France’s warship volte-face raises legal questions

RUTH GREEN

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As Western sanctions against Russia stepped up a further gear last week, a contractual dispute brewing between France and Russia threatens to have legal and economic ramifications.

It all started back in 2011 when Russia commissioned France to build two Mistral navy assault ships (bâtiment de projection et de commandement, or BPCs) for a cost of €1.2 billion. However, in recent months France’s participation in the venture has been brought under increasing scrutiny amid growing tensions over Russia’s continued involvement in the unrest in eastern Ukraine.

Protests at the French Embassy in Kiev, Ukraine, July 2014 - © Igor Golovniov, Shutterstock.com

The French government initially resisted pressure to halt the delivery, saying it would respect the existing contract.

Despite this unwillingness to budge, the mood suddenly changed on the eve of the NATO summit in Wales on 3 September, when France announced it would suspend delivery of the two ships due to concerns over the ongoing unrest, saying in a statement:

‘The recent actions of Russia in the east of Ukraine violate basic security in Europe. The President…has found that, despite the prospect of a ceasefire, which has yet to be confirmed and implemented, the conditions for France to authorise the delivery of the first BPCs are not in place.’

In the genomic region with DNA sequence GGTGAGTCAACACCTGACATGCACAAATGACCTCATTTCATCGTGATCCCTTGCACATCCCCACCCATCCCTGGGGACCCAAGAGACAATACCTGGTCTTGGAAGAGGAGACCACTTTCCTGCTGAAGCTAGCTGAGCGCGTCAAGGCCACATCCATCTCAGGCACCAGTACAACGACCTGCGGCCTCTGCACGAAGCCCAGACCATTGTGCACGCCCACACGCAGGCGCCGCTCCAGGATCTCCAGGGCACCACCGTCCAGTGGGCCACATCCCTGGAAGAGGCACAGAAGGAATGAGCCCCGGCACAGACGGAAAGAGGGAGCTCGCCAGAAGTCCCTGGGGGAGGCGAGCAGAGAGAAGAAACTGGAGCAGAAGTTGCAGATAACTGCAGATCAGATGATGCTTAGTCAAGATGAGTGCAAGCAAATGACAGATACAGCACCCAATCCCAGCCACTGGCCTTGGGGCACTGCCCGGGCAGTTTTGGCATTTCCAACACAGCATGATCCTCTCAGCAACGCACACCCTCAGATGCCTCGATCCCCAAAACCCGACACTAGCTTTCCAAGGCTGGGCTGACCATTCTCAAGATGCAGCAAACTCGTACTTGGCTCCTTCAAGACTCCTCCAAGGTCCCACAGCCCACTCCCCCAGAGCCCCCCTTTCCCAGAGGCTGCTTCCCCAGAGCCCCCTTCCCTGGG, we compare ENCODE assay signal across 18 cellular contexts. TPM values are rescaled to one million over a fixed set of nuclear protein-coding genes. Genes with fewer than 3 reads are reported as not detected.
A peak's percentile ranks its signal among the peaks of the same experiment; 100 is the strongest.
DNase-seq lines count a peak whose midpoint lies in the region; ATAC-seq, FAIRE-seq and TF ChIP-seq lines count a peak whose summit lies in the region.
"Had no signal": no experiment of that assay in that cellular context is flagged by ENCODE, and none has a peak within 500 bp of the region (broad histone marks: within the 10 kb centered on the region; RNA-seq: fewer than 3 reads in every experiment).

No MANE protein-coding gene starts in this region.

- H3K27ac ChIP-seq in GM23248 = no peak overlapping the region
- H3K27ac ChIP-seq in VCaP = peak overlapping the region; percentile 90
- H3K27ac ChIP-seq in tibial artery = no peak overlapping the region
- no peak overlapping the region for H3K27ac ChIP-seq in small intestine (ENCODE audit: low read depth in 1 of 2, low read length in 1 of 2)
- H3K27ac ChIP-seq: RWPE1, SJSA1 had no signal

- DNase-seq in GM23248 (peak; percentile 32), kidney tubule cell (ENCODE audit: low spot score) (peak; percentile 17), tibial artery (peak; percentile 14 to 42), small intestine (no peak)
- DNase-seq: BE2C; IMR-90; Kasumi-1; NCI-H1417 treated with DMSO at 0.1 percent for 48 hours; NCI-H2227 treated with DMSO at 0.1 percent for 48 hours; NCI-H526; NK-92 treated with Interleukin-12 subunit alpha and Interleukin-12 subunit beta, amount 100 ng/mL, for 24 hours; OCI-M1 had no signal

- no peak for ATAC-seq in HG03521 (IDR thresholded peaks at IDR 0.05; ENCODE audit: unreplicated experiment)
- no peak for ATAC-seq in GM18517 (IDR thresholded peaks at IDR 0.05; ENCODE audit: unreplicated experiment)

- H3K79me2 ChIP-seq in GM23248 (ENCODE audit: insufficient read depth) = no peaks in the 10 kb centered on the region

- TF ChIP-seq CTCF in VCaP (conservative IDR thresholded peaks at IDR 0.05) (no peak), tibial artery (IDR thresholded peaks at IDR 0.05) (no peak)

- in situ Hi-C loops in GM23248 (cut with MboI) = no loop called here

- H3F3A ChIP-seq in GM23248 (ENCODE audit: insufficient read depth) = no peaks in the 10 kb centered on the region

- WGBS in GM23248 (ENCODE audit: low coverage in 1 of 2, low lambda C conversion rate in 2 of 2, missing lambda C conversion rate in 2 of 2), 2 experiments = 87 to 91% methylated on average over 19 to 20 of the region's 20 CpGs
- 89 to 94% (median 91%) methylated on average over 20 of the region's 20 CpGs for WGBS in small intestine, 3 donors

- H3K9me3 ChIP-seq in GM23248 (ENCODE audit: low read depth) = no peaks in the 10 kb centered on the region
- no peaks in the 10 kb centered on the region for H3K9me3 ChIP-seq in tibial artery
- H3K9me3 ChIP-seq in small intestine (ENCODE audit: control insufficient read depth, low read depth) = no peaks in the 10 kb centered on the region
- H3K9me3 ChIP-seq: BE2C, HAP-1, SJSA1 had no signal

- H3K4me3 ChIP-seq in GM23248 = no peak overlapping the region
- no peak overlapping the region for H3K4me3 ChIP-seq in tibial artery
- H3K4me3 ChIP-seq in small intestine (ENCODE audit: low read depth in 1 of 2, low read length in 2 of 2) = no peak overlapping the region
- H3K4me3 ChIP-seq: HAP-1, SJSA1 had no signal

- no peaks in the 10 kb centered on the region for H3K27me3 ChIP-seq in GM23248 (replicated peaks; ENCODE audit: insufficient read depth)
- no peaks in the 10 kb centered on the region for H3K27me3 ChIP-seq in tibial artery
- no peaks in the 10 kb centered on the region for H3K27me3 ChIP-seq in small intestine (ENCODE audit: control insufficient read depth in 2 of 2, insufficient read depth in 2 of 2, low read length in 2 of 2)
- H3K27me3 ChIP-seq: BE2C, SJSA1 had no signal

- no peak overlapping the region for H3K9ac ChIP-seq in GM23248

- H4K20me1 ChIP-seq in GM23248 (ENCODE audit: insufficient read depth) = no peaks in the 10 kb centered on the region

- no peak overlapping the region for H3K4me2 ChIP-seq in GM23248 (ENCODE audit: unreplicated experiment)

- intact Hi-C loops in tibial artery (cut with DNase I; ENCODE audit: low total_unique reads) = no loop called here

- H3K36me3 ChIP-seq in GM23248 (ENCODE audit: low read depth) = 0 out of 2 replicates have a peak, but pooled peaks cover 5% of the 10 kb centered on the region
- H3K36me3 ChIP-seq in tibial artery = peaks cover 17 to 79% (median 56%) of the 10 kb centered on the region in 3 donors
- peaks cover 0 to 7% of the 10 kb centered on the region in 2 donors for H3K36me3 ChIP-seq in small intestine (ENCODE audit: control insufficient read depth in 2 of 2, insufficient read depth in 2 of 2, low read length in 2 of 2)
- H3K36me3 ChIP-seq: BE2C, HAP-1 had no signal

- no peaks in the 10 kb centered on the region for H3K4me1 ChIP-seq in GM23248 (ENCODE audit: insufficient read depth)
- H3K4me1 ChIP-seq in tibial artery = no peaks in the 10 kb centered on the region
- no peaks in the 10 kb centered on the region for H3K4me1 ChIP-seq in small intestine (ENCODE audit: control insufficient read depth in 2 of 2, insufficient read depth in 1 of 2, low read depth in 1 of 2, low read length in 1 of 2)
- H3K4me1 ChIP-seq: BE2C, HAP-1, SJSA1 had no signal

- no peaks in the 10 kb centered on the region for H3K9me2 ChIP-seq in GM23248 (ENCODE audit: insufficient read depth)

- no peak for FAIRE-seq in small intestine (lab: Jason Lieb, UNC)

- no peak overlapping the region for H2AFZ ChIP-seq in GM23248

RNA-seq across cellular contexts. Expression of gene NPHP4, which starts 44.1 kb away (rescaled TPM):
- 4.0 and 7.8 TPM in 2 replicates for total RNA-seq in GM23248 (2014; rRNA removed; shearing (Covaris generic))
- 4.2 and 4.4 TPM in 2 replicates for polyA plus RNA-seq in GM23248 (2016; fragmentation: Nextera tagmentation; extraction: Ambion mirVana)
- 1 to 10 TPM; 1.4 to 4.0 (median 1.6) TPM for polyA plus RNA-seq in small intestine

Although France may feel it has grounds to suspend the contract, Co-Chair of the IBA’s Rule of Law Action Group, Justice Richard Goldstone, says it is difficult to determine whether France’s actions are legally justifiable.

'Supervening events are always relevant with regard to complying with contractual obligations,' he said. 'Whether they justify reneging on contractual obligations depends on the terms of the contract and the facts of the case. However, it seems to me to be strongly arguable that Russian violation of international law with regard to the seizure of Crimea and its actions in Eastern Ukraine justify the French government not wishing to aid and abet further violations.”